Here’s something perplexingly alarming. US data breaches in 2020 dropped to 1.001 billion cases from 1.473 billion in 2019. It is over 60 percent lower than the all-time high of 1.632 billion cases recorded in 2017. However, the number of records exposed is not proportionately reduced compared to the figures from the previous years. Even more confusing, the second all-time high of 222.5 million records exposed was recorded in 2009 when only 498 million data breaches were recorded.
The above numbers from Statista only show that cyberattacks targeting data are unpredictable. It is difficult to establish patterns and guess how bad actors will behave in the future. Cybersecurity experts have to be on their toes all the time to effectively counter the evolving tactics and strategies of cybercriminals.
The following cybersecurity statistics offer information and insights that should compel businesses or organizations to beef up their cyber defenses and improve their preparedness to deal with evolving forms of attacks.
Common data breach targets
What types of data are typically stolen, corrupted, or destroyed in cyber attacks? According to Verizon’s 2021 Data Breach Investigations Report (DBIR), a large majority of breaches, at least 61 percent, involved credential data or usernames, passwords, and other related information. The report says that 95 percent of organizations struck by credential stuffing attacks saw up to 3.3 billion anomalous attempts to log in to their systems.
Other data sought by cybercriminals include financial data such as bank details, tax forms, credit and debit card numbers, invoices, as well as financial statements. Hackers are also looking into medical or personal health information maintained by healthcare providers. Data breaches likewise attempt to steal trade secrets, patents, customer lists, blueprints, and contracts. Additionally, there are state-sponsored attacks that aim to retrieve sensitive political and military information.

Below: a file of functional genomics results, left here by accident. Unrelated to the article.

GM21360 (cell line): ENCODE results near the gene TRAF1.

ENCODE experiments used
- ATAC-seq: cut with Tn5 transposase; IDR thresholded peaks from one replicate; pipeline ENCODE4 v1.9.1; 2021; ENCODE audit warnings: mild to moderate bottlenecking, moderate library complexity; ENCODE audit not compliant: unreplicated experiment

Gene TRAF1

Organizations need to be familiar with these data breach targets to make sure they know which information should be thoroughly secured. Many may not be aware of the critical nature of the data they are handling. For most, convenience trumps security–such as when one saves account credentials on their web browsers or phones for easy authentication.
The human element
DBIR examined over 29,000 security incidents and found an astounding 85 percent involved a human element. These breaches exploit the lack of knowledge or competence of some people in an organization to successfully penetrate security systems.
Phishing attacks reportedly rose by 11 percent while those that involved the use of ransomware increased by 6 percent. The public administration and retail trade sectors appear to be favorite targets of phishing attacks, while the financial and insurance industry saw notable increases in ransomware attacks.
Cost of data breaches
The DBIR study conducted simulations to estimate the financial impact of attacks. Accordingly, the median loss associated with a data breach is $21,659. The cost of attack for organizations ranges from $826 to $653,587 for 95 percent of the cases. The remaining 5 percent of cases are high-profile ones, which usually cost millions of dollars.
A separate study by IBM presents a considerably higher average cost of a data breach at $3.86 million, with healthcare as the most expensive industry shelling out $7.13 million on average for each data breach case. The same IBM study also notes that it takes around 280 days before a breach is identified and contained.
The pandemic’s lingering effects
COVID-19 continues to have an impact on the volume of cyberattacks experienced by companies worldwide. Verizon CEO Tami Erwin says that “the pandemic has had a profound impact on many of the security challenges organizations are currently facing.”
As the pandemic forces businesses to bring their operations online and use cloud services and platforms more, bad actors are finding more opportunities for their attacks. DBIR indicates that 39 percent of all security breaches targeted web applications. “As the number of companies switching business-critical functions to the cloud increases, the potential threat to their operations may become more pronounced, as malicious actors look to exploit human vulnerabilities and leverage an increased dependency on digital infrastructures,” Erwin adds.